The Scalabrini Center's mission is to help the immigrants and refugees of Montreal to adapt, settle and integrate into society. This mission is based upon humane values, cooperation and the mutual respect of the person.


Our Vision is to become a leader in the area of immigrant reception. This vision includes being a Center which responds in a real and tangible way to the true needs of immigrants, helping them to integrate socially, educationally and become productive in our society. We also desire to use this leadership to facilitate understanding and dialogue, while we approach the members of all cultures and communities in society.


  • Support and encourage asylum seekers to take charge of their own immigration process in order to obtain refugee status or to become permanent residents.
  • Provide immigrants and accepted refugees all the resources they need to enter the work force, through workshops.
  • Develop helpful programs for immigrants and accepted refugees in the areas of lodging, education, healthcare, etc.
  • Encourage learning and the promotion of the French language and of career training for newcomers.
  • Create an ambience of social and cultural sharing to assist newcomers in dealing with all the problems of integration and immigration they may encounter.

Principles, Values and Ethics

We are inspired in the principles of love and helping the needy. We consider that it is of vital importance to respect the fundamental rights of the immigrant and refugee.


The Scalabrini Center was born from the deep desires of the parishioners of the Hispanic, African and Haitian cultures at the Church of Notre Dame de Pompei (St Michel-Sauvé). These parishioners were immigrants to Canada, who sought help for their problems regarding the immigration process.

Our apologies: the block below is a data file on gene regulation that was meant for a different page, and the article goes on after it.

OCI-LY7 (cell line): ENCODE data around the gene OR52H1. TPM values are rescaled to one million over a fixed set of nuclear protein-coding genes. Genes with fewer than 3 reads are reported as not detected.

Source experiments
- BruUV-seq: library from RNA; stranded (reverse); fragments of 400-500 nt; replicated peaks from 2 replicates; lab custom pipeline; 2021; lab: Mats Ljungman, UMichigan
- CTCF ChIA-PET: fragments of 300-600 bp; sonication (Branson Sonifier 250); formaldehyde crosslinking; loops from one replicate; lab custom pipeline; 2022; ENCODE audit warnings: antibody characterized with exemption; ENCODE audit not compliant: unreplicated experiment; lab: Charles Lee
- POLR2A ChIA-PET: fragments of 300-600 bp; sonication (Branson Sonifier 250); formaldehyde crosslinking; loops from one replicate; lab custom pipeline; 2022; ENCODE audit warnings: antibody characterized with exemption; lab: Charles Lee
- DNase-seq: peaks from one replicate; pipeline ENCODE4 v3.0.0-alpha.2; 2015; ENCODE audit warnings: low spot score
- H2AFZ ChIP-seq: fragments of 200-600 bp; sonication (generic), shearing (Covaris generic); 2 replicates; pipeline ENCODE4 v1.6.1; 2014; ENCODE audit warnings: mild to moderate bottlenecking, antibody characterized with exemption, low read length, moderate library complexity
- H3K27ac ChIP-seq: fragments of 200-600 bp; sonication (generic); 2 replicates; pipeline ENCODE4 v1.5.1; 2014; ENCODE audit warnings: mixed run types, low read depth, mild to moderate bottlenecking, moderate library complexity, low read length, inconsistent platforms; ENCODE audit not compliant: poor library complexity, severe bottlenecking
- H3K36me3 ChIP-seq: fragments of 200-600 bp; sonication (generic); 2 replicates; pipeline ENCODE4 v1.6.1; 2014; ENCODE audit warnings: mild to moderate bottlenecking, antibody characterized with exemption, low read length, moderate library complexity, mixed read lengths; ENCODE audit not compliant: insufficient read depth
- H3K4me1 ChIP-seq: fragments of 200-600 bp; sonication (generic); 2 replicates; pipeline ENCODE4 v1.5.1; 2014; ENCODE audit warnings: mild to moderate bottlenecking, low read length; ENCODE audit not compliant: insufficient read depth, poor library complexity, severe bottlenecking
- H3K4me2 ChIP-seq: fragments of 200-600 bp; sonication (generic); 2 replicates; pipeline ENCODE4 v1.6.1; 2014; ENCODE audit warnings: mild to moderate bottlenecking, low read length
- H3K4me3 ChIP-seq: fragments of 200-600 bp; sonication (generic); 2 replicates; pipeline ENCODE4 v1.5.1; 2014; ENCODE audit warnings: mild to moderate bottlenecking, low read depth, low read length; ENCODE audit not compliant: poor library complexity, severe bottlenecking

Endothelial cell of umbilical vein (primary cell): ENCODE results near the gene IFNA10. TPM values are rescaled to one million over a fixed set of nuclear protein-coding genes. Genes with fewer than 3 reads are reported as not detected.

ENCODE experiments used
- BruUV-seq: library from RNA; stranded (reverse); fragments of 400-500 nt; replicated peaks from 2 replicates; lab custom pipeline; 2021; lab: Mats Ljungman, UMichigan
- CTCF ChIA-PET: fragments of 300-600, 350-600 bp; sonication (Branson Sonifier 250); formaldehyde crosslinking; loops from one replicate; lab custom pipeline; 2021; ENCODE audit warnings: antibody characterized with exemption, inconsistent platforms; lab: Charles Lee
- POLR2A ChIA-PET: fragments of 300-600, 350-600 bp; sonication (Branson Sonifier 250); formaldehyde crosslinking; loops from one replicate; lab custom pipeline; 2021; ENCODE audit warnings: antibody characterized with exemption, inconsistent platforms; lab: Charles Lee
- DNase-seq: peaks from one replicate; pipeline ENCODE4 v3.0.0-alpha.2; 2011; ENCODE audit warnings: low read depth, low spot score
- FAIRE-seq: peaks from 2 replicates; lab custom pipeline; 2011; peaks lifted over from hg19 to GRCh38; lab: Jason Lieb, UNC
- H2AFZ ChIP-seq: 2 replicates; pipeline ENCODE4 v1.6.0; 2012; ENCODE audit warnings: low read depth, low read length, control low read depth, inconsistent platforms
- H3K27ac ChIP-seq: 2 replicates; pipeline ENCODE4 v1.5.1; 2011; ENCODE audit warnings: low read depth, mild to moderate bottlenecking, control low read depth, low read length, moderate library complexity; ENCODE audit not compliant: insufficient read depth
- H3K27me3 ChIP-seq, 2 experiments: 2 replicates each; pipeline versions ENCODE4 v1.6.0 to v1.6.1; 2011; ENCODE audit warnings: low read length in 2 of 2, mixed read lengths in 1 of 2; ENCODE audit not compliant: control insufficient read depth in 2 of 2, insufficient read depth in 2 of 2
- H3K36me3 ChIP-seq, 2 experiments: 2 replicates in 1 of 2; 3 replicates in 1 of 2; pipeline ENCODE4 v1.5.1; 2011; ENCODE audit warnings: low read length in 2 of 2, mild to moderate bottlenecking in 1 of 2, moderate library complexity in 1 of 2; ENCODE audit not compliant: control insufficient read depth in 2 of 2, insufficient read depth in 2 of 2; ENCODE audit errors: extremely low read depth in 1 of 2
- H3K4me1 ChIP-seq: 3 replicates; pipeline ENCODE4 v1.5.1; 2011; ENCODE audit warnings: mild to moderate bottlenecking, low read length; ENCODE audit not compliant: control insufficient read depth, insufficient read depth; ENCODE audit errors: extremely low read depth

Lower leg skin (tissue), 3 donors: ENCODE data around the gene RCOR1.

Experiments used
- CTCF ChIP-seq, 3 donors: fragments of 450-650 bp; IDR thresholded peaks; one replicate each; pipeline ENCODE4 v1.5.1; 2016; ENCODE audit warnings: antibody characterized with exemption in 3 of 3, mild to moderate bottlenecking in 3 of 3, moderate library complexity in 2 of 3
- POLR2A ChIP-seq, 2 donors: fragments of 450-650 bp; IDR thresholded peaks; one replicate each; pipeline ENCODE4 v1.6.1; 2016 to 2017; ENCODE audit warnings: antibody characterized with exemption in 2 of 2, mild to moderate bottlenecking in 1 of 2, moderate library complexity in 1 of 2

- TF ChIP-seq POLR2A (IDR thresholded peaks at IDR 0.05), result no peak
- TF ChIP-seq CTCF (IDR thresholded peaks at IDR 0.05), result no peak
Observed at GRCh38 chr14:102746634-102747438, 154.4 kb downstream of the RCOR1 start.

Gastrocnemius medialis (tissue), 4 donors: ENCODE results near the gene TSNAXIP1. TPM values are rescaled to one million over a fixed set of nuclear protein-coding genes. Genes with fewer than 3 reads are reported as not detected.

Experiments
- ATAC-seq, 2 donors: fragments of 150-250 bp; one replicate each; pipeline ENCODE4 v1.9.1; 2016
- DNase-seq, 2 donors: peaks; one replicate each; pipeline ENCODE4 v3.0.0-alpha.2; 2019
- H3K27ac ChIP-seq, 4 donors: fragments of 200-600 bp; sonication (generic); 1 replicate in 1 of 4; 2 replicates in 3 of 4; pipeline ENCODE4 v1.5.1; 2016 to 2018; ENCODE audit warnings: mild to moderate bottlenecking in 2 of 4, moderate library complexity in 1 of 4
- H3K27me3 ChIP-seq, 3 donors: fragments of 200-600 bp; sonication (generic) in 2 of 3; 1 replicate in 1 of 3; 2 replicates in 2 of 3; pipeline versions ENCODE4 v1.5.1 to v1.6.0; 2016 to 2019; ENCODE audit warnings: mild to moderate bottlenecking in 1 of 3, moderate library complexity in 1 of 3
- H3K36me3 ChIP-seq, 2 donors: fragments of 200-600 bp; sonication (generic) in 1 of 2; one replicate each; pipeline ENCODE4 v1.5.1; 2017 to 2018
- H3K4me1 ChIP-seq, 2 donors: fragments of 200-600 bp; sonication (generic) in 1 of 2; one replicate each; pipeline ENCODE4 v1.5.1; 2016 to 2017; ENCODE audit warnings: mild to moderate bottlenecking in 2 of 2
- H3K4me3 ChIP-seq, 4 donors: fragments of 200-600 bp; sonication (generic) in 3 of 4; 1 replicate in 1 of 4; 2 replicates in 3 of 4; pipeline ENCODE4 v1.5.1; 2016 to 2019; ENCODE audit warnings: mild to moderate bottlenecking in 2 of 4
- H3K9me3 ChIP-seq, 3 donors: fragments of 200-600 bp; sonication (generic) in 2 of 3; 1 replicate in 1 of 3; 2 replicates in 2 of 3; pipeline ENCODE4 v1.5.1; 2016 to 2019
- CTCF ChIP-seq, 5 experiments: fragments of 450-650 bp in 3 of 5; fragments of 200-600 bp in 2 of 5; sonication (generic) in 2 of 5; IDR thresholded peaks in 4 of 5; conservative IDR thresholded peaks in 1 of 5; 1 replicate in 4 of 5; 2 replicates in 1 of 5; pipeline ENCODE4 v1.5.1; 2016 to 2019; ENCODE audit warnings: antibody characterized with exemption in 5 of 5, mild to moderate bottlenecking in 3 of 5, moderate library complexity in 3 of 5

The founders of the center knew they were helpless and despaired [of forming the center] at which point the priest, who had little knowledge of the subject, responded to meet the needs of immigrants. So in early 2000, the parishioners were granted access to a small office, where the current director Mr. Miguel Arévalo, worked as a volunteer, twice a week.

Despite the inconveniences and during little time the director had, the center's needs grew so that it had to open a larger and more independent office. To this end, the Scalabrini Missionaries purchased the Santa Rita church so that the rectory, the basement and the parish hall could be occupied by the Scalabrini Center for Refugees and Immigrants being administered by the Board with Miguel Arévalo as General Manager.

A year later, the shelter opened its doors. The four rooms available were used to accommodate poor immigrants and give them support in their integration into Quebec society. Because of the small number of rooms, the center had decided to initially provide living quarters for single men and then later offer this same service to women in 2004. Currently, the Scalabrini Centre has ten rooms.